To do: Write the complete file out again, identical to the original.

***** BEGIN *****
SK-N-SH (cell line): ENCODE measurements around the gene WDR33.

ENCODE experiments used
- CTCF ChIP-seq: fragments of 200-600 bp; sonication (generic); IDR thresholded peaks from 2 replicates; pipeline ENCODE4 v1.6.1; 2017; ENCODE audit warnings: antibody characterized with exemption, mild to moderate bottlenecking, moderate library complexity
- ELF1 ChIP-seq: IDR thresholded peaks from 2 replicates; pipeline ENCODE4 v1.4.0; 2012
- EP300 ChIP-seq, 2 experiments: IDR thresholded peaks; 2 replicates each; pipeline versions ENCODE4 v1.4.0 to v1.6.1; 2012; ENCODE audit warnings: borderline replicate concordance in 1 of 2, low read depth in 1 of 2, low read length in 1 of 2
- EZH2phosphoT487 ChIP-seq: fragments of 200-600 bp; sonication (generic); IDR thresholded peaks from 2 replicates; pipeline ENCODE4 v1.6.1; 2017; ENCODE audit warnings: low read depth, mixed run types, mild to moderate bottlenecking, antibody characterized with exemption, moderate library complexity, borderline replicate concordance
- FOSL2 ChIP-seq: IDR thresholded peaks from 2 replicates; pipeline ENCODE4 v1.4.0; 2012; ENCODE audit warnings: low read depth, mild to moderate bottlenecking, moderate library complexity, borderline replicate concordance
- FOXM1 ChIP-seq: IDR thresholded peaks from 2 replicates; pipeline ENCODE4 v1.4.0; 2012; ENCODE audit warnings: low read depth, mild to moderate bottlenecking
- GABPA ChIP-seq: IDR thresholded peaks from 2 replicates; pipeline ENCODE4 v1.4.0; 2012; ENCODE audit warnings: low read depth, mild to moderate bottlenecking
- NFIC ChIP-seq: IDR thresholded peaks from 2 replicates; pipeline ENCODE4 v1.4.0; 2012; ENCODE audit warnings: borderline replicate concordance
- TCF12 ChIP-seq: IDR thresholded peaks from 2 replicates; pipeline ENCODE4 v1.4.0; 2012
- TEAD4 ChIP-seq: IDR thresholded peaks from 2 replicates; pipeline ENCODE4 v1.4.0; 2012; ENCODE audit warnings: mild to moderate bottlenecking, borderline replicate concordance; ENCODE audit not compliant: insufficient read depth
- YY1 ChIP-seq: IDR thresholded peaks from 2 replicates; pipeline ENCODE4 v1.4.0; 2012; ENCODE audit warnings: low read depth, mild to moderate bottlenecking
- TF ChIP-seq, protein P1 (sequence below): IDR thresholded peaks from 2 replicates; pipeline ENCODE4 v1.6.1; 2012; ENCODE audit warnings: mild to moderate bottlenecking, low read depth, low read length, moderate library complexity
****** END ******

SK-N-SH (cell line): ENCODE measurements around the gene WDR33.

ENCODE experiments used
- CTCF ChIP-seq: fragments of 200-600 bp; sonication (generic); IDR thresholded peaks from 2 replicates; pipeline ENCODE4 v1.6.1; 2017; ENCODE audit warnings: antibody characterized with exemption, mild to moderate bottlenecking, moderate library complexity
- ELF1 ChIP-seq: IDR thresholded peaks from 2 replicates; pipeline ENCODE4 v1.4.0; 2012
- EP300 ChIP-seq, 2 experiments: IDR thresholded peaks; 2 replicates each; pipeline versions ENCODE4 v1.4.0 to v1.6.1; 2012; ENCODE audit warnings: borderline replicate concordance in 1 of 2, low read depth in 1 of 2, low read length in 1 of 2
- EZH2phosphoT487 ChIP-seq: fragments of 200-600 bp; sonication (generic); IDR thresholded peaks from 2 replicates; pipeline ENCODE4 v1.6.1; 2017; ENCODE audit warnings: low read depth, mixed run types, mild to moderate bottlenecking, antibody characterized with exemption, moderate library complexity, borderline replicate concordance
- FOSL2 ChIP-seq: IDR thresholded peaks from 2 replicates; pipeline ENCODE4 v1.4.0; 2012; ENCODE audit warnings: low read depth, mild to moderate bottlenecking, moderate library complexity, borderline replicate concordance
- FOXM1 ChIP-seq: IDR thresholded peaks from 2 replicates; pipeline ENCODE4 v1.4.0; 2012; ENCODE audit warnings: low read depth, mild to moderate bottlenecking
- GABPA ChIP-seq: IDR thresholded peaks from 2 replicates; pipeline ENCODE4 v1.4.0; 2012; ENCODE audit warnings: low read depth, mild to moderate bottlenecking
- NFIC ChIP-seq: IDR thresholded peaks from 2 replicates; pipeline ENCODE4 v1.4.0; 2012; ENCODE audit warnings: borderline replicate concordance
- TCF12 ChIP-seq: IDR thresholded peaks from 2 replicates; pipeline ENCODE4 v1.4.0; 2012
- TEAD4 ChIP-seq: IDR thresholded peaks from 2 replicates; pipeline ENCODE4 v1.4.0; 2012; ENCODE audit warnings: mild to moderate bottlenecking, borderline replicate concordance; ENCODE audit not compliant: insufficient read depth
- YY1 ChIP-seq: IDR thresholded peaks from 2 replicates; pipeline ENCODE4 v1.4.0; 2012; ENCODE audit warnings: low read depth, mild to moderate bottlenecking
- TF ChIP-seq, protein P1 (sequence below): IDR thresholded peaks from 2 replicates; pipeline ENCODE4 v1.6.1; 2012; ENCODE audit warnings: mild to moderate bottlenecking, low read depth, low read length, moderate library complexity